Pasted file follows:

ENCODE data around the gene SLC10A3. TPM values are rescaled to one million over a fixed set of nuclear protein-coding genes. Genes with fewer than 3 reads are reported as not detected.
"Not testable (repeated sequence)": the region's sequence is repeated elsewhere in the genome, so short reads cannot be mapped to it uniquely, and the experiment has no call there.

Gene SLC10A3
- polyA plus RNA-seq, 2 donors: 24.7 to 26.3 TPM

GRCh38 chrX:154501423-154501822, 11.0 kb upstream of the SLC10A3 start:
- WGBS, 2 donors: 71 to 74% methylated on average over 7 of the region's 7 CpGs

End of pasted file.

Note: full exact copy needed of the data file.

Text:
ENCODE data around the gene SLC10A3. TPM values are rescaled to one million over a fixed set of nuclear protein-coding genes. Genes with fewer than 3 reads are reported as not detected.
"Not testable (repeated sequence)": the region's sequence is repeated elsewhere in the genome, so short reads cannot be mapped to it uniquely, and the experiment has no call there.

Gene SLC10A3
- polyA plus RNA-seq, 2 donors: 24.7 to 26.3 TPM

GRCh38 chrX:154501423-154501822, 11.0 kb upstream of the SLC10A3 start:
- WGBS, 2 donors: 71 to 74% methylated on average over 7 of the region's 7 CpGs